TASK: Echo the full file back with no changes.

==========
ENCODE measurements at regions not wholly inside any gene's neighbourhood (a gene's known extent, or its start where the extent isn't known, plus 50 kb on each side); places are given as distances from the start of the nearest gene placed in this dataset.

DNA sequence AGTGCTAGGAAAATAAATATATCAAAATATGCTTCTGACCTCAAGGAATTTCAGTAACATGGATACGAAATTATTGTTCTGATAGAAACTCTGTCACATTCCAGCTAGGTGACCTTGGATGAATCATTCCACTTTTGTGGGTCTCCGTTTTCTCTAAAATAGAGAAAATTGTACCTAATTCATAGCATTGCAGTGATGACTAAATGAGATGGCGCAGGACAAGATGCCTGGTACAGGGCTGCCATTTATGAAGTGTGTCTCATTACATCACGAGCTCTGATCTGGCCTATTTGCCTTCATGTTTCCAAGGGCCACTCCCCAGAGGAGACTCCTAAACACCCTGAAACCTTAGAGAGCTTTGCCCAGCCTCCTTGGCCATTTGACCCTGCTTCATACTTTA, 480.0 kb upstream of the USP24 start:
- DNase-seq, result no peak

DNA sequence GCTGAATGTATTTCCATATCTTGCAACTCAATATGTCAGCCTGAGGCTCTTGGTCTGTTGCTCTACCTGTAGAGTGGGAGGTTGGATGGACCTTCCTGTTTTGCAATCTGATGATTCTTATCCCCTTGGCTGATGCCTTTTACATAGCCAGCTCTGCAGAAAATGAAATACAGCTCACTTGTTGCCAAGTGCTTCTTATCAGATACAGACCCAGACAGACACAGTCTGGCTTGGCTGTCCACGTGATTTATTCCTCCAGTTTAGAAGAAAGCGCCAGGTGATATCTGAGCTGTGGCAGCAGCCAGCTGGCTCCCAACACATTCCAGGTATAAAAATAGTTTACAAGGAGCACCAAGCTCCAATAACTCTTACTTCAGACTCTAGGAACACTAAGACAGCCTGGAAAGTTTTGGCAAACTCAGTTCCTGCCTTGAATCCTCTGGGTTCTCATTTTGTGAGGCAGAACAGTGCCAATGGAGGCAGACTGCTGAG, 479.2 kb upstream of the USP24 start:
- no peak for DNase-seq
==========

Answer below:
ENCODE measurements at regions not wholly inside any gene's neighbourhood (a gene's known extent, or its start where the extent isn't known, plus 50 kb on each side); places are given as distances from the start of the nearest gene placed in this dataset.

DNA sequence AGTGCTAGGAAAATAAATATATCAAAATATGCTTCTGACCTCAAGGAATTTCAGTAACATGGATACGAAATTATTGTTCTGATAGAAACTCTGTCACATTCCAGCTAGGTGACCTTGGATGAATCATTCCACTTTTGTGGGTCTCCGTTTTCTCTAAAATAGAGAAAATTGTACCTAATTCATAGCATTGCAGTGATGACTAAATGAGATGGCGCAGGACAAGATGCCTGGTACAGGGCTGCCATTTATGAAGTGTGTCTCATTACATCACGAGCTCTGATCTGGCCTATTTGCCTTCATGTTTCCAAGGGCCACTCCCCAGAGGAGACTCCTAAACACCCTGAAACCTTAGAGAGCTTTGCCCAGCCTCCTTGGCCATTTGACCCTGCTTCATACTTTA, 480.0 kb upstream of the USP24 start:
- DNase-seq, result no peak

DNA sequence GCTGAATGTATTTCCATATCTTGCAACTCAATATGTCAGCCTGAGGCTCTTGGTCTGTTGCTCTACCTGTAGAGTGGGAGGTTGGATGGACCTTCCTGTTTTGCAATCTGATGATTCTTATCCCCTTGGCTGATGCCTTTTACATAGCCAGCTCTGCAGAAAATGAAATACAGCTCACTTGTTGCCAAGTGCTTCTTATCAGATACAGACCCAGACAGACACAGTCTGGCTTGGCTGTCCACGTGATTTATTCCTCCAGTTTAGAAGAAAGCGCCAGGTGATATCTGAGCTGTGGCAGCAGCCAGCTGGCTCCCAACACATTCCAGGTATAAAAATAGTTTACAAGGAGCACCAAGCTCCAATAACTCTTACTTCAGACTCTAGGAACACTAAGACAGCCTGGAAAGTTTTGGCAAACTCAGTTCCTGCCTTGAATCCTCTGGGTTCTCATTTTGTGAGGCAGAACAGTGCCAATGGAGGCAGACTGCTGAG, 479.2 kb upstream of the USP24 start:
- no peak for DNase-seq